"It's an amazing, great group of people here, it's a terrific collection. You'd be happy to have this group at any book festival in the country," Floca said. "It's great for us to get to talk to each other, because this is work we do on our own."
Pat Anderson, a bookseller, was in charge of gathering the artists and illustrators for the festival and said the group had impressive resumes.
"In Texas we have seven really top-shelf book illustrators, and six of them are here," he said. "There's a huge amount of talent here, really."
Some of that talent was local. Jazmine Swanson, an Ellison High School senior, was displaying her two books, published in September 2010.
The young author said she began writing when she was 3 years old and began working on her first book, "Avalon," when she was 14.
"It just kind of happened," she said, noting her mother and others encouraged her to publish her stories. "It's pretty amazing and inspiring. I'm the youngest one here and I feel honored to be around lots of authors that are older than me."
Author Gary Braunbeck, who specializes in thrillers, mysteries and horror, was one such notable writer. He has penned 20 novels and short story collection, most of which are dark.
"I grew up watching old horror movies with my dad on the weekends," he explained. As for what his readers get from his books, he listed two simple things.
Friend and fellow author Lee Thomas, also a dark writer, said he enjoyed the festival so far.
"I think it's great," he said. "It's been a great experience."
In the art display room, Rhea Brown was not only showing off her artwork, but painting faces of patrons as well. She said she began her craft 10 years ago, when she began the Phoenix Art Studio. She said her work focuses on miracles people tell her about.
"I paint them and put them on display," she said, noting her works is currently featured in Temple at the Culture and Activities Center and at Vive Les Arts.
Western painter Howard DuBois of Howard DuBois Art was also on hand to show his work.
"I've been painting all my life. And I'm not going to tell you how old I am," he added. "I'm pretty much self-taught."
He said he hoped observers took away the right message.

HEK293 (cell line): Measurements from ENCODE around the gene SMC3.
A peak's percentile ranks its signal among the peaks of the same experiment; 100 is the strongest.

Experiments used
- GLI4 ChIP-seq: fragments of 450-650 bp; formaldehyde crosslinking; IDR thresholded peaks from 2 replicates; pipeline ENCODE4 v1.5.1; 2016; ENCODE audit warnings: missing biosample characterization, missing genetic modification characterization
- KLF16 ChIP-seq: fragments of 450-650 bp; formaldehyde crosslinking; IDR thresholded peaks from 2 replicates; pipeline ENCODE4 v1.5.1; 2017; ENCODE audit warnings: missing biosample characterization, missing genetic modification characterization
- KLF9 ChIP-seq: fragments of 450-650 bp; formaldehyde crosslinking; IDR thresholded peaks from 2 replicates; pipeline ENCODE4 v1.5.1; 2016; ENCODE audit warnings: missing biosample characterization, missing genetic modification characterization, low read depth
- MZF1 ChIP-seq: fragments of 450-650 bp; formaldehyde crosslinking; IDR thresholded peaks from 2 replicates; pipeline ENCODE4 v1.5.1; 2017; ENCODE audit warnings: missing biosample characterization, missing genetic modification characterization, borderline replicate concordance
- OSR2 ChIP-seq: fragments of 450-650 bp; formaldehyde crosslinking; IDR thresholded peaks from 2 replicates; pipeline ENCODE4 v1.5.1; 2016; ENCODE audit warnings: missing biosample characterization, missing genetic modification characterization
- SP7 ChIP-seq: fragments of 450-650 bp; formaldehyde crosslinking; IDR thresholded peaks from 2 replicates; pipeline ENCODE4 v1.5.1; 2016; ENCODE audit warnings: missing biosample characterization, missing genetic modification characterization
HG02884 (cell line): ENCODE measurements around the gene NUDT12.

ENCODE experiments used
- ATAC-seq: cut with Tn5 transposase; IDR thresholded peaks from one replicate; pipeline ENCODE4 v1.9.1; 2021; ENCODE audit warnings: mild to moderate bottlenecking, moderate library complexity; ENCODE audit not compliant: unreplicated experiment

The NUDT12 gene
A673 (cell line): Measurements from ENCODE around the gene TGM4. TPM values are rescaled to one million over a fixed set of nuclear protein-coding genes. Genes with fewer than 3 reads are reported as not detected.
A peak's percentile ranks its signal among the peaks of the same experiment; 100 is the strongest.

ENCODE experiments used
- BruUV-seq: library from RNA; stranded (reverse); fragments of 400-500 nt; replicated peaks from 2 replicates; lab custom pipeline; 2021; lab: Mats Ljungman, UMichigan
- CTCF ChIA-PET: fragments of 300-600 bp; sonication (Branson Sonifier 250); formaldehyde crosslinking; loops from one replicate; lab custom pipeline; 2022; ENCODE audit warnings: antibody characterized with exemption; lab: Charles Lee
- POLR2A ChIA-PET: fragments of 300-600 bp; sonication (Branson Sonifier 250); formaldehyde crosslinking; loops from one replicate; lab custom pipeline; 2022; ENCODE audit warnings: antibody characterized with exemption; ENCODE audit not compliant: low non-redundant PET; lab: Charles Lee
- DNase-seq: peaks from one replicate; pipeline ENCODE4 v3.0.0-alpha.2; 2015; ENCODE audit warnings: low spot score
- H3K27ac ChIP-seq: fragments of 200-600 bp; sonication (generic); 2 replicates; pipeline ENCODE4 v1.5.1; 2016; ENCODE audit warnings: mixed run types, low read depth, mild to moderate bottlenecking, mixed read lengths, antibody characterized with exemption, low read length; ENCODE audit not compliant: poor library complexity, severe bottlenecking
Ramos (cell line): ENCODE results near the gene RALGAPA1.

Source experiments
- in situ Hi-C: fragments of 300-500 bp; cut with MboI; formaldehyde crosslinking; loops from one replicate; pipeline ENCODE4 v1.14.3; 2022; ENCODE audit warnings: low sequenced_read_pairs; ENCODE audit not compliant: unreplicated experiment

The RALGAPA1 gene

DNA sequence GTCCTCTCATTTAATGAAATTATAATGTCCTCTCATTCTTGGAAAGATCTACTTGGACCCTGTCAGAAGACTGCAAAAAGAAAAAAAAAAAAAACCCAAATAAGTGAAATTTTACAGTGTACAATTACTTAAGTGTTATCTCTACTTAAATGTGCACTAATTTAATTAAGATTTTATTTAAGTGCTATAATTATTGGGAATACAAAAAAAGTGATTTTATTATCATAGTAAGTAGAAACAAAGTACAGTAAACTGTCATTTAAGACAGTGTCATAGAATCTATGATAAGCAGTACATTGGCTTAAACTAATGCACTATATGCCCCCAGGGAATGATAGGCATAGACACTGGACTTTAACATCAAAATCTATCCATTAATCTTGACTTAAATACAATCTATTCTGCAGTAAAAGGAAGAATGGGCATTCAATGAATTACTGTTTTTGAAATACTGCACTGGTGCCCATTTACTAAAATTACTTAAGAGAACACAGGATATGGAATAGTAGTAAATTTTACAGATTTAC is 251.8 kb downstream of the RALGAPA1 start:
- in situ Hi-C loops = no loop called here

"I hope they get a sense of what western life was all about," he said. He also added he enjoyed seeing the other artists at the event.
"There's a lot of promising artists in the youth exhibit," he said. "I think there's some good art out here."
Steven Napper, who has also shown at the event before, also praised the KISD artists.
"The students' work is really phenomenal," he said. "People say kids today can't focus. But this requires hours and hours of work and concentration and focus."
Jonah Bryant, a seventh-grader at Rancier Middle School, had art on display: a self-portrait he made out of a block of wood, panty hose and a bent wire clothes-hangar.
"It was a class assignment, but we made it more than that. We made it a passion," he said.
He said he'd been doing art for a while, but this was his most notable accomplishment in the art world so far.
"This is my first work of art that's been anywhere else than in a drawer," Bryant said. "I feel proud of myself."
Jefferson Rybak-Dow also had art on display. The Eastern Hills Middle School student made a person out of papier-mache, and his father said it wasn't his first art endeavor.
"He's been into art pretty much since birth," Greg Dow said. "There's some pretty talented kids in the area."
Contact Lauren Cabral at firstname.lastname@example.org or (254) 501-7476.
First place: Rebecca Canton-Busch
Second place: Chris Garibay
Third place: Dean Reganess
First place: Bob Ragan ($1,500)
Second place: Rebecca Canton-Busch ($1,000)
Third place: Dean Reganess ($500)
Honorable Mention: Cheryl D. Latimer